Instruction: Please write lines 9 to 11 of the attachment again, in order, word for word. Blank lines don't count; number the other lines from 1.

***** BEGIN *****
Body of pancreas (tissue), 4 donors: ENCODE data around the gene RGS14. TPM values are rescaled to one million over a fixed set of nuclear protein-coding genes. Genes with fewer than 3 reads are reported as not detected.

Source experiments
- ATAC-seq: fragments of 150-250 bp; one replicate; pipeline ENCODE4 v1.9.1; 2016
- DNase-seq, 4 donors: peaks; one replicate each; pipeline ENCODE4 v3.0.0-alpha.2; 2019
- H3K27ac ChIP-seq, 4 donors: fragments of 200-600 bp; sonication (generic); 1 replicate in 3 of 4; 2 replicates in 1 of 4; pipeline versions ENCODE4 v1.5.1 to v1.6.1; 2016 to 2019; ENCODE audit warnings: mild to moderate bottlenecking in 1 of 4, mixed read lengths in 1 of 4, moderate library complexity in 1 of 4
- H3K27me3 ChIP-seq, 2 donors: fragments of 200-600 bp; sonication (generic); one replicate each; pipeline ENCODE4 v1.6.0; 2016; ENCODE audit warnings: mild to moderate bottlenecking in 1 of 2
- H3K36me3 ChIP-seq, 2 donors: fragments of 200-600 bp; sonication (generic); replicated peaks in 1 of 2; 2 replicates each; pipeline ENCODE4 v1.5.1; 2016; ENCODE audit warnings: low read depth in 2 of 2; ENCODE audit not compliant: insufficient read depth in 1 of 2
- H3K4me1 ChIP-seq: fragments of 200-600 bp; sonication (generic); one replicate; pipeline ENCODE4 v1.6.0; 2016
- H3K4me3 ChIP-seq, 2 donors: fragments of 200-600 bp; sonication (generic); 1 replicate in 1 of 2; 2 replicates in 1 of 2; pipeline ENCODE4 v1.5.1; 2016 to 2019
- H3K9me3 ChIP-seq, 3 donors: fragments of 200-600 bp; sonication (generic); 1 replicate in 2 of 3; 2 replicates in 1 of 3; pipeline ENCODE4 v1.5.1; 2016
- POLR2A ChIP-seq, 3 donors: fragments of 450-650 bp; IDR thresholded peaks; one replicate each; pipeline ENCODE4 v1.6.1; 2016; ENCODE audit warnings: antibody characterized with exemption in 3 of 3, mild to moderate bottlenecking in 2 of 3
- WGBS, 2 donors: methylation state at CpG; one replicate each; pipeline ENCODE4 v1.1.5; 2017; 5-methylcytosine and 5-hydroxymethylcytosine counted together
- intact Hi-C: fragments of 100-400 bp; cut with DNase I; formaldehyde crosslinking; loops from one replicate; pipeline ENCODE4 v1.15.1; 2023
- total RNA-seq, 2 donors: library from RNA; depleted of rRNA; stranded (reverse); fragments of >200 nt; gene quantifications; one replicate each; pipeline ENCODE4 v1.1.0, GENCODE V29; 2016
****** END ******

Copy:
- H3K4me3 ChIP-seq, 2 donors: fragments of 200-600 bp; sonication (generic); 1 replicate in 1 of 2; 2 replicates in 1 of 2; pipeline ENCODE4 v1.5.1; 2016 to 2019
- H3K9me3 ChIP-seq, 3 donors: fragments of 200-600 bp; sonication (generic); 1 replicate in 2 of 3; 2 replicates in 1 of 3; pipeline ENCODE4 v1.5.1; 2016
- POLR2A ChIP-seq, 3 donors: fragments of 450-650 bp; IDR thresholded peaks; one replicate each; pipeline ENCODE4 v1.6.1; 2016; ENCODE audit warnings: antibody characterized with exemption in 3 of 3, mild to moderate bottlenecking in 2 of 3